“Mindy is the driving force making sure there’s something happening all the time at Pony Finals,” said Marion Maybank, who worked closely with her on the event as the former hunter director for the USEF. “The ice cream parties, the parties, the clinics—that’s all Mindy. She’s the kind of person who knows how to find things, whether it be kids, money or volunteers. She jokes that at Devon anyone who sees her coming just pulls out their checkbook and says, ‘OK, OK, I’ll sponsor a dinner.’ ”
At 6 a.m. during Pony Finals, when most trainers were worrying about braiders, grooms, schooling and maybe coffee, Mindy taught free modeling clinics in her aisle, right next to the snow cone machine she schlepped from Ohio. On the first day, half a dozen kids would toodle across the showgrounds with ponies, and by Day 3, the word had spread of how much fun it was, and a line of ponies stretched down the barn aisle. This year she’s formalized the affair, with an official clinic teaching kids how to stand up their ponies formally integrated into the calendar.
But why direct so much energy toward this competition? The answer, at least in part, is because the kids and ethos of a grassroots national championship inspire her.
“These kids spend the whole year talking about it, planning it and thinking ahead,” said Mindy. “It’s a realistic goal for so many kids. The parents don’t have to go to 20 A shows a year or have the best pony. It’s about the atmosphere. Pony Finals is really about decorating a golf cart, watching dinner and a movie with your friends, a chocolate fountain at a horse show, remembering who Emerson Burr is, watching the auction, seeing the famous race horse barns. It’s such a magical week for these kids.”
In July, Lochmoor Stables and Patty and Rich Rogers’ Branch Hill Farm started hanging their banners alongside each other, merging to help keep a strong presence for both the Cincinnati-area riders and their national clients. They take customers to 20-25 shows a year, with help from Jenny, barn manager Tanya Truszkowski and Branch Hill Farm rider Sarah Mechlin. They also host nine in-house shows a year and several clinics.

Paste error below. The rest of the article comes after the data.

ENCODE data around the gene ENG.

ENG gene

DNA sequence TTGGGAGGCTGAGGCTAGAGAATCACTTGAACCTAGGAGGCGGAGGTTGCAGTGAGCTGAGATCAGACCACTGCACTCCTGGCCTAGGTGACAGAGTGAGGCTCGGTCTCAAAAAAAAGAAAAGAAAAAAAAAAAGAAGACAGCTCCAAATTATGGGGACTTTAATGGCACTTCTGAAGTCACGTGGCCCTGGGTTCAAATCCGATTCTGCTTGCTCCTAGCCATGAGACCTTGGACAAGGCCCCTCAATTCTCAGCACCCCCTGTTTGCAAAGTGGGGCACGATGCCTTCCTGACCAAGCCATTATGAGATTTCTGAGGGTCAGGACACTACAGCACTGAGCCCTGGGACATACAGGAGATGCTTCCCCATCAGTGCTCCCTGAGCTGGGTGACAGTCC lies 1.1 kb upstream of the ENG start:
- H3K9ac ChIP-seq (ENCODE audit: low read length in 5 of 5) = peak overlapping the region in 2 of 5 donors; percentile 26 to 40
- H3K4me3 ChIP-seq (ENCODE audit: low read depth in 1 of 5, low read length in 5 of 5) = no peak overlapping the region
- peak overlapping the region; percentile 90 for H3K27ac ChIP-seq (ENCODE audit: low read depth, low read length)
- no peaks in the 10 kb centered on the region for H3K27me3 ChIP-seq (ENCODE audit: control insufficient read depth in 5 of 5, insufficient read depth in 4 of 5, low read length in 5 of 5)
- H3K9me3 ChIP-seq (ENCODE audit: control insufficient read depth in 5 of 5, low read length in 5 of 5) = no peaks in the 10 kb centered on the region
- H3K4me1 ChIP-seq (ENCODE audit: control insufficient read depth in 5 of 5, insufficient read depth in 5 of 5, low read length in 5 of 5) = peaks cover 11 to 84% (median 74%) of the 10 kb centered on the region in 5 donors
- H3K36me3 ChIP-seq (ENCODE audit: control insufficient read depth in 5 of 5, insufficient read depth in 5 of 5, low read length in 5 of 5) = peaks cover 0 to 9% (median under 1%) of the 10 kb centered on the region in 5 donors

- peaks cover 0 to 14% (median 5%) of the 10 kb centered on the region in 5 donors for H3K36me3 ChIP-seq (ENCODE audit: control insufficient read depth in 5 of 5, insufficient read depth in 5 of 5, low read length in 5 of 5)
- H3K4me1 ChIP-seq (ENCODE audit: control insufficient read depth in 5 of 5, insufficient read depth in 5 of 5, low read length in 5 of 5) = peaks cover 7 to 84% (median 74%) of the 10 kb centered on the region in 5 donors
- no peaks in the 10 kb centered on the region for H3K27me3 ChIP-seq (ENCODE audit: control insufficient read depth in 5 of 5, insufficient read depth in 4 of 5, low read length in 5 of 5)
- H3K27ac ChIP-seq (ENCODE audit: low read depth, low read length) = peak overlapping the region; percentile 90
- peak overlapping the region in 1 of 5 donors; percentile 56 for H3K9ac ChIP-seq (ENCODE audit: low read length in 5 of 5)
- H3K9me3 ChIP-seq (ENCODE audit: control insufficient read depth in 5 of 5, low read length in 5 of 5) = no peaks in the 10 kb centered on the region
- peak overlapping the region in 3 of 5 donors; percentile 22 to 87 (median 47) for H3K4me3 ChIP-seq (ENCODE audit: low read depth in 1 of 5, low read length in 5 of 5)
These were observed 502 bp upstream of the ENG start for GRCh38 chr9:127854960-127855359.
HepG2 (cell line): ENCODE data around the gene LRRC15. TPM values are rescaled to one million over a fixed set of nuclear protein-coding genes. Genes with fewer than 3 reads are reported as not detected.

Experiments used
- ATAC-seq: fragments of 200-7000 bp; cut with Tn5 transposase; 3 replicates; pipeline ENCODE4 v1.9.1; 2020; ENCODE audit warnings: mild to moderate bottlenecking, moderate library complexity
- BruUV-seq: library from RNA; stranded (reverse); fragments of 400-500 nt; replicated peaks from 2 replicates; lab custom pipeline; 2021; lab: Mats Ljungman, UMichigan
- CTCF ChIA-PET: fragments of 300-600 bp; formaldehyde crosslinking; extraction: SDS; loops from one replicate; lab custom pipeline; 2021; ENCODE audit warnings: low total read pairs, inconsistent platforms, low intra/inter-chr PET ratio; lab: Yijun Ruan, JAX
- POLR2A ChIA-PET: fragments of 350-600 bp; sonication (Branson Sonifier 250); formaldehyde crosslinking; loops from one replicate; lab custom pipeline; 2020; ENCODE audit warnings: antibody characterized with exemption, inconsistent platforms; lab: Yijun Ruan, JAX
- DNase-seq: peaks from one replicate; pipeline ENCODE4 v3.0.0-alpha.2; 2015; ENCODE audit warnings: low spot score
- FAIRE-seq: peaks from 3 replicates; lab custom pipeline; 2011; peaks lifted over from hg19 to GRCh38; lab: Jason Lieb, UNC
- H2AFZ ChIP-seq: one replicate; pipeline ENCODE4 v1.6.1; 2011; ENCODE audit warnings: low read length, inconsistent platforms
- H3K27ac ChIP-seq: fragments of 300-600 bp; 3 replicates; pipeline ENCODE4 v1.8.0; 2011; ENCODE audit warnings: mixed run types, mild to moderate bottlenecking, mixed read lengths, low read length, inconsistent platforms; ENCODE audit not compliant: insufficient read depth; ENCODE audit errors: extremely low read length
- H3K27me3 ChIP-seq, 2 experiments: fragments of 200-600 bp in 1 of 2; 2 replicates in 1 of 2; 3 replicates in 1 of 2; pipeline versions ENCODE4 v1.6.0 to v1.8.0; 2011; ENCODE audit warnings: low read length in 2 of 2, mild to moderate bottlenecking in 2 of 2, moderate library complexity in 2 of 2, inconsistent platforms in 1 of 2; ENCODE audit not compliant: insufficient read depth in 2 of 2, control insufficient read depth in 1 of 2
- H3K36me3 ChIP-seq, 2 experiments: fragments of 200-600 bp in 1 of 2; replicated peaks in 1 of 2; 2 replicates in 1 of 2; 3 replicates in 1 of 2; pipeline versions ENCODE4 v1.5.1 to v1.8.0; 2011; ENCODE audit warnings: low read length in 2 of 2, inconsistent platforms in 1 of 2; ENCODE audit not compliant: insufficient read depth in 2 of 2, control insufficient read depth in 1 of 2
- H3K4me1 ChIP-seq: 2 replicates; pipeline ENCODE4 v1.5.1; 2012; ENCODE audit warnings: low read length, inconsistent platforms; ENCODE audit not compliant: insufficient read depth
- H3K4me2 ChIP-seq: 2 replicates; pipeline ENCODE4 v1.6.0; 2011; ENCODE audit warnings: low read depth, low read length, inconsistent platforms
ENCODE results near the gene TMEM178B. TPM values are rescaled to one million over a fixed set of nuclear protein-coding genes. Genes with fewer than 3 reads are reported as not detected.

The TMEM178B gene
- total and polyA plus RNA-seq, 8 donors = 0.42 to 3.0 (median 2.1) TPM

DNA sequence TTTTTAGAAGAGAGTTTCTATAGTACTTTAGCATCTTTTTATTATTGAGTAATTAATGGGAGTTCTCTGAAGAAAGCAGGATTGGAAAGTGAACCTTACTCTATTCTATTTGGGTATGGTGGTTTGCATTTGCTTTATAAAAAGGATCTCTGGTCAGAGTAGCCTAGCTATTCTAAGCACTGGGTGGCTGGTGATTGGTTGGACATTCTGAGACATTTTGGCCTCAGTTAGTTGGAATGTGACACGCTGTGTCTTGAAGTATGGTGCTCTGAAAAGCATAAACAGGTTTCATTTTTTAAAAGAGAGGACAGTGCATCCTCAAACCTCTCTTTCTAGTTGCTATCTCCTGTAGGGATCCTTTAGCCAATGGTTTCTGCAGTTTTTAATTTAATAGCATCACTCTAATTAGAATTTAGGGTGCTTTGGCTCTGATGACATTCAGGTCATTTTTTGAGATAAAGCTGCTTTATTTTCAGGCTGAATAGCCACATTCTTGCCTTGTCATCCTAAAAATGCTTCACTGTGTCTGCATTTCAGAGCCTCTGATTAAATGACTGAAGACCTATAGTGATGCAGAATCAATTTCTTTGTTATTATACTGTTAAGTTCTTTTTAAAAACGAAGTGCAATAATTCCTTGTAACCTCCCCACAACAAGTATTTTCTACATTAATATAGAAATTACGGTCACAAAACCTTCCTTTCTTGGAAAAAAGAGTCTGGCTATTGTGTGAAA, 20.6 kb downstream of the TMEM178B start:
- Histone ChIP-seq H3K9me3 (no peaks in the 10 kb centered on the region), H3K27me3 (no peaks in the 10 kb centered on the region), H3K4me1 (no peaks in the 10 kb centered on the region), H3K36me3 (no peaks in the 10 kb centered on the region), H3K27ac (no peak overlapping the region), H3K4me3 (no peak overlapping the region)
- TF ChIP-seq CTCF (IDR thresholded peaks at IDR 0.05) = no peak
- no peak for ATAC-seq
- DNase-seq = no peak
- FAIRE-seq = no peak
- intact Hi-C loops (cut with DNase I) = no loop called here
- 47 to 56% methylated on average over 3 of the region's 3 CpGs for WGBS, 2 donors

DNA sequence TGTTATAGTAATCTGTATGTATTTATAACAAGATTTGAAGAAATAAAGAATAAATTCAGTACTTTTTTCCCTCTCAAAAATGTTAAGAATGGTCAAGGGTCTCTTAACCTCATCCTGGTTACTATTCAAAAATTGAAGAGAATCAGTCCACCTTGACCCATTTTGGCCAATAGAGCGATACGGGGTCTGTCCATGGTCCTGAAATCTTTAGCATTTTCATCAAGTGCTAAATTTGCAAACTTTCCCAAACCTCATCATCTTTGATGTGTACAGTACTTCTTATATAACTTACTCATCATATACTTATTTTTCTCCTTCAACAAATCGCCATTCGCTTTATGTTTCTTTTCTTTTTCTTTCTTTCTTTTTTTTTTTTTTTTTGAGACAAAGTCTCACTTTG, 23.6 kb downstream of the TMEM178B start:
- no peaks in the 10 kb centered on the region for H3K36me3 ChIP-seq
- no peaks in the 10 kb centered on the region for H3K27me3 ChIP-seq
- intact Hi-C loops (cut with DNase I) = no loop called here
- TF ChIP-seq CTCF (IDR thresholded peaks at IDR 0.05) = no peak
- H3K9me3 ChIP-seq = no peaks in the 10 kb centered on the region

As Mindy’s own children have become competitive riders, she’s started to back out of their careers. John won the low children’s jumper championship on Hidden Creek’s Kendall at Horse Shows By The Bay I (Mich.) under the tutelage of T.J. Le Blanc, whom Mindy coached when he was a student at Ball State.
Maddy has worked with a long list of trainers, especially Tom Wright, as she’s become one of the most sought-after young catch riders on the circuit. This year alone she earned the leading hunter rider title at the FTI Winter Equestrian Festival (Fla.) thanks to rides in the juniorand pony rings, and the Best Child Rider on a Pony title after riding For The Laughter to the grand and large pony titles at Devon.
“It’s always been important to me to let my students feel comfortable seeking help in other areas when the time came,” said Mindy. “I’ve sent kids to Spruce Meadows [Alta.] with Beezie and John Madden, and I bring in lots of people to do clinics. Maddy started catch riding at such an early age, and as soon as you take off the collar and let them go, all the top pros become involved and coach your kid. It’s such a blessing. I’m there for her when she needs me, but it’s difficult to coach your own kid. That’s why I like teaching other pros’ kids, because I see them in the same jam.”
At her husband’s request she tries to limit her judging schedule to six competitions a year but considers the opportunity to turn her phone off, watch horses jump and render an opinion an honor and an ideal vacation. She’s proud of having officiated over USEF Junior Hunter Finals on both coasts and is looking forward to judging the $500,000 Diamond Mills Hunter Prix Final (N.Y.) this September.
Maintaining a packed schedule while managing a health crisis may not be most people’s idea of an ideal lifestyle, but Mindy wouldn’t have it any other way.
“I think it’s selfish,” she said. “I get to do what I love. I stay busy while surrounded by family and friends. I mean, how lucky am I that I get to do what I enjoy all the time and that my kids are into horses? I don’t know what I would have done if they picked up a tennis racquet.”